Berlin Hearts Electric Smarts

Martin Schwoerer
by Martin Schwoerer

Londoners know (because a fleet of almost 100 is already running): the electric Smart fortwo is an big improvement on the original. It’s economical and smooth, without the wheezy engine and the miserable, jerky transmission of the gas-powered (or God forbid, Diesel) version. Greeny Berliners think: electric cars would be the zero-emission way to go, if you could just charge them somewhere (who has a garage in the city?) Bringing both factors together and hoping that they gel, the German government has started a project with the generic-sounding name “e-mobility Berlin”. It will be the world’s biggest e-car pilot project, involving Daimler and RWE, a utility, which will install 500 public charging stations. The charging stations will have token solar cells, but are basically about coal-derived electricity (take that, global-warming activists!) Daimler’s main motivation is to field-test its e-Smarts, scheduled for massive roll-out in the magic year (guess!) On TV, I saw Angela Merkel, Germany’s often dour, physicist-by-training head of government talk about the project with bright eyes: “It only takes two hours to re-charge the batteries? Just the time you need to go shopping!” As they say, some ways of thinking die hard.

Martin Schwoerer
Martin Schwoerer

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  • Martin Schwoerer Martin Schwoerer on Sep 10, 2008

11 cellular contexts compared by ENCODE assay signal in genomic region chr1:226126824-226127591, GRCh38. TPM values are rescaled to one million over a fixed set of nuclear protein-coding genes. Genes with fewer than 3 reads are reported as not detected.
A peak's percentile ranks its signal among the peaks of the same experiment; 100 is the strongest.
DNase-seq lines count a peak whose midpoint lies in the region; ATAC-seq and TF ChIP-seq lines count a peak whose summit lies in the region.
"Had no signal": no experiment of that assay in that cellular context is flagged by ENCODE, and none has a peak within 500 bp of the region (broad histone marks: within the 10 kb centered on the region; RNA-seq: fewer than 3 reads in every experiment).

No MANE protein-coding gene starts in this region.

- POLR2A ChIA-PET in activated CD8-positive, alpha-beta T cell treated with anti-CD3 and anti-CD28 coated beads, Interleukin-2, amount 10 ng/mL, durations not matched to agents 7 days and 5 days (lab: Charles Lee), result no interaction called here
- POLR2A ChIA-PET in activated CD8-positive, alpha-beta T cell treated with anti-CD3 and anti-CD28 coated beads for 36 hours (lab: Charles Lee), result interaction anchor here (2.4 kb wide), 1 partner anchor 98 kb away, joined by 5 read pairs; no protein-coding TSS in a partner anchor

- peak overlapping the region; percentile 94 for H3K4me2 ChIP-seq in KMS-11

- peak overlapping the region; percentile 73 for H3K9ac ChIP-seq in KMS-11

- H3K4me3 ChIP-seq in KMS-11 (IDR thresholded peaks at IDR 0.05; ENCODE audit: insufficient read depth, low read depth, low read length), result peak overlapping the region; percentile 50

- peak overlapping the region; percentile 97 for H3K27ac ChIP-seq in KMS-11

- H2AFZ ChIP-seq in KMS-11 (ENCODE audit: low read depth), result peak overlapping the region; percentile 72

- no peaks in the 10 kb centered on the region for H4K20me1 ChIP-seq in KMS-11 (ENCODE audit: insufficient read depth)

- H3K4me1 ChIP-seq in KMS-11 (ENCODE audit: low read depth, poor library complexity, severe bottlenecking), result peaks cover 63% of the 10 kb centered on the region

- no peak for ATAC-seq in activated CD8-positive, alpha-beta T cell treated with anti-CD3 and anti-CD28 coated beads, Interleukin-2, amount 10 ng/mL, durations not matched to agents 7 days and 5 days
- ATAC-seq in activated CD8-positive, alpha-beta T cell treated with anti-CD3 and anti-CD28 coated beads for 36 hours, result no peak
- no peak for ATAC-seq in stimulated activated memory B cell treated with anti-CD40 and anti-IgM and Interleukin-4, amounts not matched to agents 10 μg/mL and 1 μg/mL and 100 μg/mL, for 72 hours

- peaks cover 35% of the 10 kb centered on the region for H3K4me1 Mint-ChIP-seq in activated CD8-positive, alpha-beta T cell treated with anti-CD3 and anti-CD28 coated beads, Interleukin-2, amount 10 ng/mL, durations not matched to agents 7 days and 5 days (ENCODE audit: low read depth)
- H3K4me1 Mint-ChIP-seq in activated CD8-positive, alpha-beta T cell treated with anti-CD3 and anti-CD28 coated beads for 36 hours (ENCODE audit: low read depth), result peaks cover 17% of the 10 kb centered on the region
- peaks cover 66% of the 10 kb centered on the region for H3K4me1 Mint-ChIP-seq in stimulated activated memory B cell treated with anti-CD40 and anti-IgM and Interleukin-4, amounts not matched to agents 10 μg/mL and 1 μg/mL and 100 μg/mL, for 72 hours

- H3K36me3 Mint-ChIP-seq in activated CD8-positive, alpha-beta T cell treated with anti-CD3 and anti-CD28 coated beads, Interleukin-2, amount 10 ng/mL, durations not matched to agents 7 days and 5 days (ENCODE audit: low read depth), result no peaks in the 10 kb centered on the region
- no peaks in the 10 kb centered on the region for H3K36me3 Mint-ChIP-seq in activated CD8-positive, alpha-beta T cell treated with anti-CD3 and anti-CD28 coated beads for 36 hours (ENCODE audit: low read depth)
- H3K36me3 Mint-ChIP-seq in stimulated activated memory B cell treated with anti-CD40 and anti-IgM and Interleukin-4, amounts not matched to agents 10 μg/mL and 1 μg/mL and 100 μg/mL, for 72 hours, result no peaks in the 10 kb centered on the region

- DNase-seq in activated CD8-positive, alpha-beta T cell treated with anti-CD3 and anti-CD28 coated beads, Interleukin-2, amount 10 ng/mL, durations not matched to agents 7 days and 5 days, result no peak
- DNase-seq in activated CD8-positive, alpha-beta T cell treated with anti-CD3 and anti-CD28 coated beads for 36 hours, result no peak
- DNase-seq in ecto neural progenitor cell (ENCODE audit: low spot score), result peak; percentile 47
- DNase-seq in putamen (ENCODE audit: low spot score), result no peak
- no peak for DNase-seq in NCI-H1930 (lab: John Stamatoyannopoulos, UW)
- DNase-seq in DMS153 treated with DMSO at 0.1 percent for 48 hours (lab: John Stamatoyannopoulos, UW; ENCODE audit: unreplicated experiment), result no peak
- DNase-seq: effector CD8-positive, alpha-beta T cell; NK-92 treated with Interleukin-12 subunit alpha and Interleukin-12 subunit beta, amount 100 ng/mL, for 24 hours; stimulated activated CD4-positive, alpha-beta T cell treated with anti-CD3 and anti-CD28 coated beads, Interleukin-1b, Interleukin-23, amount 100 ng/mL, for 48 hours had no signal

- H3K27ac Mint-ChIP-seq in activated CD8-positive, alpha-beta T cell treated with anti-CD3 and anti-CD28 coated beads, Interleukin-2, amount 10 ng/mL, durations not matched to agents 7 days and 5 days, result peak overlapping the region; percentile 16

rob: agreed! -- to an extent. Berlin is great in terms of subways, elevated trains and bicycling. But the outskirts are beautiful and rather sparsely populated and are not so easy to access without a car. Even with the lowish range of contemporary electric cars, you could get around a lot if you had charging stations. Personally, I believe that a modern urban transportation system should flexible and multi-mode. It should be possible to do a lot by foot, bicycle, subway, tramway, and train but for those willing to pay, cars should be an element too. This approach helps prevent transportation breakdowns, and makes life a bit more efficient and comfortable.

  • RetardedSparks RetardedSparks on Sep 10, 2008

    The US hearts electric Smarts, too, but where the F--- are ours! I have a 4 mile drive each way to the station where I take the commuter train to work. I would buy a plug in Smart in 2 seconds if someone would just friggin' sell me one! Might be all the caffeine talking, but between reading about all the electric car pilot programs, awesome diesel technology, etc all around the world that we can't get here, I'm ready to (oh god I can't believe I'm saying this) side with Maximum Bob on the repeal of US safety and emissions standards. We need to swallow our pride and just adopt the Euro standards until Detroit [s] pisses away [/s] invests their $50B in new infrastructure. I want good cars now!!!

  • Rob Rob on Sep 10, 2008

    Martin Schwoerer: Ok, du bist richtig. Aber ... mein Deutsch ist scheiss. Anyway ... for me at least, if I were living in a city, I would want a car not just for transportation around the city, but also/primarily to leave the city. An electric car would clearly not work for this. Of course, for families with more than one car that live on the outskirts of a city, an electric car would be convienent. I'm with you on the "modern urban transportation system" and I'm not against electric cars or city cars in general. However, I could see people buying electric cars and driving the two miles (or kilometers ...) to work instead of using their feet/bikes, or the public transport (if available). Perhaps this latter comment is more applicable to US cities and/or cities with poor public transport.

  • KixStart KixStart on Sep 10, 2008

    Khutuck, I did some checking. You seem to be right about the low relative efficiency. I don't know where I saw figures that suggested otherwise. However, as you point out, the Germans get increasing amounts of power from green sources... and so could we.